A Western Christmas(6)

By: Renee Ryan and Louise M. Gouge


Keep telling yourself that, cowboy.

“You can’t meet Ellie.”

“Why not?”

Caleb ground his teeth together so hard his jaw ached. “She’s a churchgoing woman with a strong set of Christian values and impeccable integrity.”

Prescott’s eyes narrowed to tiny slits. “You implying I’m not good enough for her?”

That about covered it. “No one’s good enough for Ellie.”

Now Prescott smiled, a big toothy grin that set Caleb’s teeth on edge. Clearly he wasn’t getting through to the hardheaded deputy.

He changed tactics. “She’s too young for you.”

Which, to be fair, sounded as irrational in his head as it did out loud, especially since Ellie and Prescott were the same age, give or take a few months.

“Ah, I get it.” The other man let out a low, amused whistle. “You got your eye on the preacher’s daughter.”

“I don’t have my eye on Ellie.” That would be wrong on so many levels.

Although...

Now that Caleb worked the idea around in his head...

Ellie was sweet and warm, caring, and excellent with children. She was the kind of woman a man made promises to, the kind of woman a man cherished and—

He cut off the rest of his thoughts.

Even if Ellie wasn’t Everett’s little sister, she deserved far more than Caleb had to offer a woman.

Yes, he needed a wife. And, yes, Ellie was available, or so he assumed, but approaching her with the idea of marriage seemed inappropriate because of his history with her family.

Best to look elsewhere for his future bride, or at least wait a little longer for Mrs. Jenson to find her for him.

As if to contradict his decision, an image of his daughters crystallized in his mind. They deserved a good, loving mother, a sweet and warm, caring woman who would provide them with a calm, stable home life.

With few available women left in town that he hadn’t already approached, and less than a month before Christmas, Caleb was getting desperate to find the twins a mother. So desperate, in fact, that he’d even agreed to let Mrs. Jenson contact potential mail-order brides from other parts of the country.

Now, he wondered if he’d been too hasty with his acquiescence on the matter. Perhaps his future wife was closer to home. Perhaps she was already in Thunder Ridge.

Perhaps she was right across the street.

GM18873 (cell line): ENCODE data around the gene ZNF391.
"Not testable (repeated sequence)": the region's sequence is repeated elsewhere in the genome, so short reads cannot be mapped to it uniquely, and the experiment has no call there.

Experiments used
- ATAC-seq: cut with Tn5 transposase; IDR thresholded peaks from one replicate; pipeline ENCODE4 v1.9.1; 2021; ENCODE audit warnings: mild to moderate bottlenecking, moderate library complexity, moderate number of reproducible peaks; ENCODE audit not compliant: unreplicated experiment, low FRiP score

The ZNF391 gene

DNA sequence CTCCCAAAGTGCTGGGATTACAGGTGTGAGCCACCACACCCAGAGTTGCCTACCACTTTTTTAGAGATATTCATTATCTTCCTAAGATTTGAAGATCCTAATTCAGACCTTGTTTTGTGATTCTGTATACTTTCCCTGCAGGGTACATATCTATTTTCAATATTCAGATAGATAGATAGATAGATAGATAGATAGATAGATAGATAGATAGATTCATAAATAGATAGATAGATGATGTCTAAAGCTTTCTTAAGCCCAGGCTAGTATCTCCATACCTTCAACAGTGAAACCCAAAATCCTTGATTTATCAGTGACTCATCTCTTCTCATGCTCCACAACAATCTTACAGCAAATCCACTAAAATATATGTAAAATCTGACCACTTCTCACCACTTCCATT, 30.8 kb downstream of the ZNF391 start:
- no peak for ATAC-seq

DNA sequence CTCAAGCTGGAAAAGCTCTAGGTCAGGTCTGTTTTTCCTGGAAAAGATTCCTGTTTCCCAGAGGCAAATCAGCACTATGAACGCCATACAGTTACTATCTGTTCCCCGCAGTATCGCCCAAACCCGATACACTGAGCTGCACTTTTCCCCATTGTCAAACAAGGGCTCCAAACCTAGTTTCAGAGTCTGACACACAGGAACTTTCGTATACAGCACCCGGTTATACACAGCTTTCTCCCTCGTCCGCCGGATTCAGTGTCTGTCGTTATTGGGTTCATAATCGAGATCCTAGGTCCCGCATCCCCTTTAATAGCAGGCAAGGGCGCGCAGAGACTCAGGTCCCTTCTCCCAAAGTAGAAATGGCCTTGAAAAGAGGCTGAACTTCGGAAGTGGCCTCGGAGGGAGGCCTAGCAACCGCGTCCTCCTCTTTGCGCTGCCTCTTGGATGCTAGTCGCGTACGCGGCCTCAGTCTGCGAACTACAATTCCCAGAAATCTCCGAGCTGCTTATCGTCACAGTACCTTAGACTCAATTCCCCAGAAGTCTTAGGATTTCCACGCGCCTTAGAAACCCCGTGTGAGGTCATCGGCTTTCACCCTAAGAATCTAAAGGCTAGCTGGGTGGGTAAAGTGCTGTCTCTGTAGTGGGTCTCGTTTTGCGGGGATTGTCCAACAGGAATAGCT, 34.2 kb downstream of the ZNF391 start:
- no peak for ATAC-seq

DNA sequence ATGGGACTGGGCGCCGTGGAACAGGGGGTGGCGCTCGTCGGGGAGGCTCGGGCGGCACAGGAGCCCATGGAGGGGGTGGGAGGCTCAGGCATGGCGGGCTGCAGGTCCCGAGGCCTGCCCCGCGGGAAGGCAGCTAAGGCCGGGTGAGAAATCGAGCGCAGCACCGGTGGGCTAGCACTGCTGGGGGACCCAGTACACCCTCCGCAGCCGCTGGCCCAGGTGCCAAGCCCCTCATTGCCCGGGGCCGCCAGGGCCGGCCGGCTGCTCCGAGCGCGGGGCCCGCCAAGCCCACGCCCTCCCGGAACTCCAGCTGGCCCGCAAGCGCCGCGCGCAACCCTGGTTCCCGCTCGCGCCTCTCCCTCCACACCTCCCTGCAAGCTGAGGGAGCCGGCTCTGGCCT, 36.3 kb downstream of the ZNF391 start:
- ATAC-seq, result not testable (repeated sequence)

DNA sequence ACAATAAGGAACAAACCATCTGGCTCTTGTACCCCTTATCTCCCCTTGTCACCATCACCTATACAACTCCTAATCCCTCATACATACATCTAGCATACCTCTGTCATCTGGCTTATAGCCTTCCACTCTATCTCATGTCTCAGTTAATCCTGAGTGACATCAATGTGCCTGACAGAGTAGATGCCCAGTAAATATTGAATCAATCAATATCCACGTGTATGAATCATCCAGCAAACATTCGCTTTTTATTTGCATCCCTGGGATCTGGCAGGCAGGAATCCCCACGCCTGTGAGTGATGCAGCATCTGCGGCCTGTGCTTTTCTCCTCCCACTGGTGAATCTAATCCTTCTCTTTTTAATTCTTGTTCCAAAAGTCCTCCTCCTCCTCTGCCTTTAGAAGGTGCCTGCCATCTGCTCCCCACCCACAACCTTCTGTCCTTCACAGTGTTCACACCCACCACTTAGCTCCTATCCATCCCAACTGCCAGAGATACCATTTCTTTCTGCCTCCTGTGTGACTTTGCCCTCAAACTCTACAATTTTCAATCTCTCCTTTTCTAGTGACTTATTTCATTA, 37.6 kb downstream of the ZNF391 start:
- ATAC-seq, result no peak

* * *

Ellie reentered Kate’s shop with a pounding heart and an annoying case of trepidation. Considering her rapid exit, and her subsequent conversation with Caleb out in plain sight, her friend would surely want to know what they’d said to each other. And why she’d approached him this morning, instead of waiting until after her meeting with Kate.

How was Ellie supposed to explain something she didn’t fully understand herself?

Her discussion with Caleb had been brief, not much more than a question asked and an answer given. Yet, because of the long looks and inexplicable tension between them, Ellie wasn’t sure what to think.

What came next?

Mulling over the question, she stood just inside the store’s threshold, unable to move deeper into the room because she needed every scrap of energy to process the past few minutes she’d spent in Caleb’s company.

Kate’s eyebrows lifted in silent question, clearly waiting for an explanation.

Ellie pretended not to notice.

“Fine.” Kate held up in her hands in a show of mock surrender. “I won’t ask. Never let it be said that Kate Riley doesn’t know how to mind her own business.”

Ellie felt her mouth drop open. “Since when?”

“Ha-ha.” Her friend sniffed in feminine outrage. “I’ll have you know, you’re looking at the new and improved version of me. I no longer stick my nose where it doesn’t belong.”

“Uh-huh,” Ellie hummed in response.

“Now that you’re back inside,” Kate continued as if she hadn’t responded, “shall we get started?”

“Absolutely.” Taking several steps forward, Ellie dug inside the medium-sized reticule hanging from her wrist and pulled out the script for the Christmas play her father had insisted she direct this year.

She figured he’d assigned her the task with the express purpose of giving her something to do with her days, and to keep her mind off her troubles. As he was so often fond of saying, “Nothing helps redirect our gloomy thoughts better than focusing on others.”

Also By Renee Ryan and Louise M. Gouge

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